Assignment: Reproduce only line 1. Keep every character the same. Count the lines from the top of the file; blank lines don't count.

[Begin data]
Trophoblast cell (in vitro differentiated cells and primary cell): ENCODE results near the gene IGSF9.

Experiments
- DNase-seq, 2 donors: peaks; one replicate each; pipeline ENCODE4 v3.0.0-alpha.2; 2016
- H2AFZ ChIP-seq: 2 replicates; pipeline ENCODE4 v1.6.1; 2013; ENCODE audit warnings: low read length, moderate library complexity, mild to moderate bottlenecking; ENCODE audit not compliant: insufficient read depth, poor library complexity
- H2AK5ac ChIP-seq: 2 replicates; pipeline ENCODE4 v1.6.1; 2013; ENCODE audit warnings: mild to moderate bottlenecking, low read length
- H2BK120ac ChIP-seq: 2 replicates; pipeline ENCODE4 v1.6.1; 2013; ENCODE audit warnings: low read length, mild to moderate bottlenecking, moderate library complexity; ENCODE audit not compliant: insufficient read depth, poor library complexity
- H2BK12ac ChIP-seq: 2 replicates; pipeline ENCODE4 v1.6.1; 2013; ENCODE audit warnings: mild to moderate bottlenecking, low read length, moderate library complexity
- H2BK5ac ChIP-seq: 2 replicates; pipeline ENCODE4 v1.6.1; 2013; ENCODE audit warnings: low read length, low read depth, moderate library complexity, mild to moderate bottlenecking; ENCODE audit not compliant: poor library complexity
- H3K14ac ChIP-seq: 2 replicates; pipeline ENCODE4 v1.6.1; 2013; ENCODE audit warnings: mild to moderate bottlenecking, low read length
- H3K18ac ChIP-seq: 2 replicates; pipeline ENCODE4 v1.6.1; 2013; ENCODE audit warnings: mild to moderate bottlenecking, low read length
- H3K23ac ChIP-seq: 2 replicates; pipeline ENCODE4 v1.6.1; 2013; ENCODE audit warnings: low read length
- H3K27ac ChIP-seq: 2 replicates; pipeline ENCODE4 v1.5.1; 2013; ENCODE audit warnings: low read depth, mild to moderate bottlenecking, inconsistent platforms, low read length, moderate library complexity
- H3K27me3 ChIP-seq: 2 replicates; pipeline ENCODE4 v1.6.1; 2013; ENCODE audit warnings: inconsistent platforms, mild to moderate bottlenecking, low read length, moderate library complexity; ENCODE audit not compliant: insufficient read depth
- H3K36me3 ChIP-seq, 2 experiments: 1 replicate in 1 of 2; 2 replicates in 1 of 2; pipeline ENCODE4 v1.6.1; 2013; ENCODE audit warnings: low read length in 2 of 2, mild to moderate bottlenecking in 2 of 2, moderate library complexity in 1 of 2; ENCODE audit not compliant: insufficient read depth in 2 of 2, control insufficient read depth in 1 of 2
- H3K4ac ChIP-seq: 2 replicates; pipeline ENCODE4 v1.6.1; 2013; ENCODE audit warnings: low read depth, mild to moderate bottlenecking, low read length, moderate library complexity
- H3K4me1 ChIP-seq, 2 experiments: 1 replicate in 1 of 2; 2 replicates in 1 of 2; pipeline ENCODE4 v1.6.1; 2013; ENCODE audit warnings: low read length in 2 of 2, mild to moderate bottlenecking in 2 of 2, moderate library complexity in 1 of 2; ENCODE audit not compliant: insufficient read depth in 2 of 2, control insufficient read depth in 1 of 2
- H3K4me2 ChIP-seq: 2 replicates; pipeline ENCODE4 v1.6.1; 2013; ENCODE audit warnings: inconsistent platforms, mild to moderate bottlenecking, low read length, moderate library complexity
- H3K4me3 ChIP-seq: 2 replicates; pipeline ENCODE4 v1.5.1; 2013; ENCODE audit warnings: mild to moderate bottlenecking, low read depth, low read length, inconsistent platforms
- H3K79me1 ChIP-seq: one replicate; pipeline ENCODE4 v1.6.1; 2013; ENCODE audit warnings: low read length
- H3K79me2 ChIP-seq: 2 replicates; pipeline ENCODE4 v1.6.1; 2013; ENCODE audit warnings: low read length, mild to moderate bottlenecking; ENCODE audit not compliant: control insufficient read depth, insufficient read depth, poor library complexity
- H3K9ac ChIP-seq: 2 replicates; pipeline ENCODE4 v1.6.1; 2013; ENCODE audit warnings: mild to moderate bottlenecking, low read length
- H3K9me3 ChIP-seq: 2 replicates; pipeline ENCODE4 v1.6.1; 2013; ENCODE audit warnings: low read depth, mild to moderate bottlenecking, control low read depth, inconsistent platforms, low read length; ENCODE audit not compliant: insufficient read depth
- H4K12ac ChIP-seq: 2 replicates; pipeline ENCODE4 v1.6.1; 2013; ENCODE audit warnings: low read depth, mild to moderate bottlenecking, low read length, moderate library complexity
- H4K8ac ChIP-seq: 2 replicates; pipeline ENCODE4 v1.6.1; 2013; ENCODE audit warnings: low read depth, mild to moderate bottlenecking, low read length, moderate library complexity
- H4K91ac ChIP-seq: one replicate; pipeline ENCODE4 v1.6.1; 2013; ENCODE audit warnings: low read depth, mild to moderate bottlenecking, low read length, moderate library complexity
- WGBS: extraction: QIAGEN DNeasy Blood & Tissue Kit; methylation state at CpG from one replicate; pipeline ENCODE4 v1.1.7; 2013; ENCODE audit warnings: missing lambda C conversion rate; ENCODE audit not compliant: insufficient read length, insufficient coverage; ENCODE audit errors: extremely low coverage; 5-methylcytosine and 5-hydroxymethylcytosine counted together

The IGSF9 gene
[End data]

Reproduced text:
Trophoblast cell (in vitro differentiated cells and primary cell): ENCODE results near the gene IGSF9.